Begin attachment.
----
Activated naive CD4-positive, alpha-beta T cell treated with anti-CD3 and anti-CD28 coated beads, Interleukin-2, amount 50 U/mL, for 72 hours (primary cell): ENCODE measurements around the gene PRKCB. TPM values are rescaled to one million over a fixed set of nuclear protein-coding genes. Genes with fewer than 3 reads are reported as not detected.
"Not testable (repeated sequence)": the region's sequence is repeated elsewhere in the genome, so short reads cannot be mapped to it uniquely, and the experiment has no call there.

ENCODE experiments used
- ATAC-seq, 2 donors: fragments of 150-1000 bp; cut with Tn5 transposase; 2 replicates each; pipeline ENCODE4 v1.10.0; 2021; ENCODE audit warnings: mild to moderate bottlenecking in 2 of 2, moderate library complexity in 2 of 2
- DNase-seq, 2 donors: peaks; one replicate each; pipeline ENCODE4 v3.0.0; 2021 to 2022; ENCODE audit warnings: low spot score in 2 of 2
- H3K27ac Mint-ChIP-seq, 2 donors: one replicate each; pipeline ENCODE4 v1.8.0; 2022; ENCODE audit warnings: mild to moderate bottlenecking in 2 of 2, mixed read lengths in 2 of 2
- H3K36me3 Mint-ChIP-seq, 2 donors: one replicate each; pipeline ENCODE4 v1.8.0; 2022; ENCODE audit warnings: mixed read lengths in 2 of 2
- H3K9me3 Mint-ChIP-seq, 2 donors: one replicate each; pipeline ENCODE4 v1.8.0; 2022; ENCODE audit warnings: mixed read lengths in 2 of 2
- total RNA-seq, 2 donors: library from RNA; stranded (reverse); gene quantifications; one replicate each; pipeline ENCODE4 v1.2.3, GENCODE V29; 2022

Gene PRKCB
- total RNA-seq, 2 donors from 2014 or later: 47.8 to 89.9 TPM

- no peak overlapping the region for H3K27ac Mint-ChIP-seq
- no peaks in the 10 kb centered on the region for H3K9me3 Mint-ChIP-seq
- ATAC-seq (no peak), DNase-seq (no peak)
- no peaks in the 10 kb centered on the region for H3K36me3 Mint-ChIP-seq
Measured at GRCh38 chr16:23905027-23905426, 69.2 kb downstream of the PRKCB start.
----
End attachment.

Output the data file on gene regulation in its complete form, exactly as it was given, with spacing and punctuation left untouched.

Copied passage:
Activated naive CD4-positive, alpha-beta T cell treated with anti-CD3 and anti-CD28 coated beads, Interleukin-2, amount 50 U/mL, for 72 hours (primary cell): ENCODE measurements around the gene PRKCB. TPM values are rescaled to one million over a fixed set of nuclear protein-coding genes. Genes with fewer than 3 reads are reported as not detected.
"Not testable (repeated sequence)": the region's sequence is repeated elsewhere in the genome, so short reads cannot be mapped to it uniquely, and the experiment has no call there.

ENCODE experiments used
- ATAC-seq, 2 donors: fragments of 150-1000 bp; cut with Tn5 transposase; 2 replicates each; pipeline ENCODE4 v1.10.0; 2021; ENCODE audit warnings: mild to moderate bottlenecking in 2 of 2, moderate library complexity in 2 of 2
- DNase-seq, 2 donors: peaks; one replicate each; pipeline ENCODE4 v3.0.0; 2021 to 2022; ENCODE audit warnings: low spot score in 2 of 2
- H3K27ac Mint-ChIP-seq, 2 donors: one replicate each; pipeline ENCODE4 v1.8.0; 2022; ENCODE audit warnings: mild to moderate bottlenecking in 2 of 2, mixed read lengths in 2 of 2
- H3K36me3 Mint-ChIP-seq, 2 donors: one replicate each; pipeline ENCODE4 v1.8.0; 2022; ENCODE audit warnings: mixed read lengths in 2 of 2
- H3K9me3 Mint-ChIP-seq, 2 donors: one replicate each; pipeline ENCODE4 v1.8.0; 2022; ENCODE audit warnings: mixed read lengths in 2 of 2
- total RNA-seq, 2 donors: library from RNA; stranded (reverse); gene quantifications; one replicate each; pipeline ENCODE4 v1.2.3, GENCODE V29; 2022

Gene PRKCB
- total RNA-seq, 2 donors from 2014 or later: 47.8 to 89.9 TPM

- no peak overlapping the region for H3K27ac Mint-ChIP-seq
- no peaks in the 10 kb centered on the region for H3K9me3 Mint-ChIP-seq
- ATAC-seq (no peak), DNase-seq (no peak)
- no peaks in the 10 kb centered on the region for H3K36me3 Mint-ChIP-seq
Measured at GRCh38 chr16:23905027-23905426, 69.2 kb downstream of the PRKCB start.